Returning to school: Advice for parents of children with ADHD

Many children will be looking forward to returning to school and seeing friends and a return to a familiar routine will be welcomed by many. However, even our most confident children may feel nerves and anxieties creeping in as the date gets closer. For some children who may have settled into being at home and home schooling or perhaps are going to a new school, it may feel overwhelming. We recognise what an exceptional situation this is and want to support children getting back to school successfully.

We believe being proactive and planning for this can really be beneficial. Here we have put together some advice to ease the way, some guidance on your rights from SENDIASS and some links to other resources you may find helpful. 

Sleep and Routine 

After this long break from the school routine, it is important to slowly bring sleep back into line with the school day. Being tired could make any feelings of anxiety worse and getting a routine in place early will help. 

  • Term time patterns 

Gently bring times back in line with school term days, most likely earlier to get up and to go to bed. Don’t go for the big jump of suddenly getting up or going to bed earlier. Get up 15 minutes earlier each day for example. 

  • Enjoyable mornings 

Entice them out of bed with eggs, a bacon sandwich, smoothie, pancakes or another favourite breakfast. Make the start of the day fun.

  • Mealtimes 

Get meals back on track with the school day. Start having lunches at the same time as school lunchtimes and maybe eat a similar type of lunch as they would normally have on a school day. Have after school snacks and create evening routines that reflect school term time. 

  • Relaxed evenings 

Have more relaxed evenings. Try movie nights or a nice warm bath in the evenings. Reducing screen time and avoid watching TV or playing computer games at least 45 minutes before bed. Encourage your child to read a book or listen to a podcast. Keep noise volumes lower and light levels low to encourage relaxation and sleep.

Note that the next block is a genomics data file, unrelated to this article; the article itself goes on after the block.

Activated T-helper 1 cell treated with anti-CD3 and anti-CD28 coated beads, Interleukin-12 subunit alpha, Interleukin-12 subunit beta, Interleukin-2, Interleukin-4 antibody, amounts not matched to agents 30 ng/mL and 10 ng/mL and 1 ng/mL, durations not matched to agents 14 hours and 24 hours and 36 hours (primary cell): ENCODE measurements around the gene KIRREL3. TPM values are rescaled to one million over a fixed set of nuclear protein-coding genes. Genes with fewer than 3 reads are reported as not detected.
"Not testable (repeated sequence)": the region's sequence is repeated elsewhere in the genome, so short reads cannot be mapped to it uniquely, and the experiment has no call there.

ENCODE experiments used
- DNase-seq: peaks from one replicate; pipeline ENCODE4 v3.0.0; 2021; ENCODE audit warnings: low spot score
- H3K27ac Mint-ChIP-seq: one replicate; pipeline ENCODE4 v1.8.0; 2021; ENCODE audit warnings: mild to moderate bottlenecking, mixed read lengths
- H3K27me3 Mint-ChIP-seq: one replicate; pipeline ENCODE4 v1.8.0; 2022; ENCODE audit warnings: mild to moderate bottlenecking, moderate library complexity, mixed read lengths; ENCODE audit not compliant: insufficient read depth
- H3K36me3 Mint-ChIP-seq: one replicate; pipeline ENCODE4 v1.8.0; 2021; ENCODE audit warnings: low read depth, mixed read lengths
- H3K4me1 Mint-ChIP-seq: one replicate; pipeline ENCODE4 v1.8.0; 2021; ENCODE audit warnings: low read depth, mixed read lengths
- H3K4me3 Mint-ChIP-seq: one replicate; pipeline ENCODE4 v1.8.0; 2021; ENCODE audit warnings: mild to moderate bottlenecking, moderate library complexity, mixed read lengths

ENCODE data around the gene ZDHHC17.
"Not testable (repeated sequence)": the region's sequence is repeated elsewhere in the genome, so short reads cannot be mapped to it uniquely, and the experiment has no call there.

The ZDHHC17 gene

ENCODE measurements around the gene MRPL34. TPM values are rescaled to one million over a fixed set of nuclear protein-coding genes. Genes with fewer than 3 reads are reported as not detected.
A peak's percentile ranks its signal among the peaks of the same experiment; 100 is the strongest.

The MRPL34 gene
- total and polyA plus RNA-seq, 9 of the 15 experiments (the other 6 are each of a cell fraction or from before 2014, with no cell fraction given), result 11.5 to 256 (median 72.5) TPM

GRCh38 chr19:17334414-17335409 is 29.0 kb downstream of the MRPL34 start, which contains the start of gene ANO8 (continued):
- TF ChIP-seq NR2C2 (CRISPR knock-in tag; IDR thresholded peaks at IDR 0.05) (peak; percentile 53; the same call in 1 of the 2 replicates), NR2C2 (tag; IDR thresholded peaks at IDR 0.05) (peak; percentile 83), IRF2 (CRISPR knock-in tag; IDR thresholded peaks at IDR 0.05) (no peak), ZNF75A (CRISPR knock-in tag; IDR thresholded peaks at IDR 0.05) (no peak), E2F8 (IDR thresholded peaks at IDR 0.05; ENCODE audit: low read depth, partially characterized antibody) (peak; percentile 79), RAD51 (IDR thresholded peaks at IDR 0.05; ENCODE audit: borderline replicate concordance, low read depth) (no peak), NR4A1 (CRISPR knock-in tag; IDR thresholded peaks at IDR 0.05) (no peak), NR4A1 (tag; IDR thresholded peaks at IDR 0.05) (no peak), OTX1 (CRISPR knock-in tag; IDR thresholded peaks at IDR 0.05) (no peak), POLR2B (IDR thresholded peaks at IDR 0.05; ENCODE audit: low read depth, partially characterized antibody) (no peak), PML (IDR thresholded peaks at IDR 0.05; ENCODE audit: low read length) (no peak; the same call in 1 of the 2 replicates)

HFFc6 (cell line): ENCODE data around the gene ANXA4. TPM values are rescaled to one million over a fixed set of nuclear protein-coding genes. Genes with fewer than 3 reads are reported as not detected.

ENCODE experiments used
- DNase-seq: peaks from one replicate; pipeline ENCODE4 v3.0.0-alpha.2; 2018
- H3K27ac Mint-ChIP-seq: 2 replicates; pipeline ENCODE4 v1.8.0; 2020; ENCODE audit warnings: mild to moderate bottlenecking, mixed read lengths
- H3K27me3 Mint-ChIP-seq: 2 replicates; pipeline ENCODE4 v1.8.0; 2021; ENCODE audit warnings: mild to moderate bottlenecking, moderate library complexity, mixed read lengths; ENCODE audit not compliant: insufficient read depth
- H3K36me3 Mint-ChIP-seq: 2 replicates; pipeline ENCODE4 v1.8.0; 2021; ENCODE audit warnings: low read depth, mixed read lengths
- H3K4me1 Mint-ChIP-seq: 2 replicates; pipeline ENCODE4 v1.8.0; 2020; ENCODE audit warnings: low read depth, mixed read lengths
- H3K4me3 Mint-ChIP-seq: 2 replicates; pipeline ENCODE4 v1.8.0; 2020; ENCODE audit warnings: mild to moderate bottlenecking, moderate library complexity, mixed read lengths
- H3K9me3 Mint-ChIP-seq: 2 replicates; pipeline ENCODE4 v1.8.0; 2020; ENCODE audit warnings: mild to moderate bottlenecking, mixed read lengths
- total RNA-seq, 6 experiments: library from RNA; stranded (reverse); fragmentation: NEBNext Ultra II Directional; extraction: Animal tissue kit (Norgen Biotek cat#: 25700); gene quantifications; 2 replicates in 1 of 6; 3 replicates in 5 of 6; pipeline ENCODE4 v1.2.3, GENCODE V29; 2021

• Medications 

Start taking medication again if appropriate and set up some systems at home for managing medication times. Ensure meds prescriptions are up to date as CAMHS is busy at the moment. 


Re-familiarising children with school things, routines and teachers and classmates will help to reduce anxieties about the bigger concept of returning to school. 

  • Get tactile 

Get kids involved in finding their uniforms, checking pencil cases or finding their bus passes. Seeing and touching familiar things is a gentle way to start reconnecting with school life. 

  • Recall school work 

See if your child will revisit what they were doing before school broke up. Maybe they could tidy up an unfinished piece of lockdown work. We know this might not be doable for everyone, but the idea is to get their minds into thinking about school work so you may come up with another idea to achieve the same thing. What did they enjoy about lockdown learning and what was more difficult.

  • What are they good at or enjoy?

Remind them about some of the pieces of work they were doing during lockdown, focus on something they did well or enjoyed. Remind them of times at school they were happy or something funny that happened. 

  • Remember 

Start to talk through the daily routine that they were once so familiar with. You might find concerns or anxieties arise as you talk. 

  • Prompt memories of school

Ask them who their favourite teacher is or what the best or worst school lunch was. Have a joke about it. 

  • Login 

Get them to login into their school portals to make sure they’re working or check their school email. Refamiliarize them with school systems. Avoid asking them to do this alone, as it may trigger anxieties, sit with them and chat it through.

  • Friends

Suggest a Facetime or Zoom call with a friend, or (if they are old enough to go alone) to meet a friend for a walk. 

Getting ready

  • School information 

If you have received information from school detailing how the school will be operating from 8th March, read through this carefully and talk it through with your child. 

  • The classroom 

If you can, find out which classroom they will be in. They would have likely missed out on visiting their new classrooms but perhaps you can help them visualize which room it is or where it is and see if they’ve been in it before. Some schools have posted video tours and photos on their websites. 

  • Social distancing

Talk through social distancing and what you know about how the school will work (year group bubbles, form groups, lunch times). For younger children, you may want to use lego, other toys or social stories to demonstrate how social distancing in the classroom might look.Try and give them a sense of what 2 metres looks like so they have some idea. 

  • What’s the same? 

Talk about the familiar things about school. Some things will be different, but some will be the same. Recall fun things and talk about the teachers, friends, the classrooms, the lunches etc… Have a giggle if you can. 

  • Support in school 

Talk through how they might feel at different stages of the day and what they can do to ease their anxieties and feel calmer and who they can speak to if they feel anxious, scared or overwhelmed.

  • Make a plan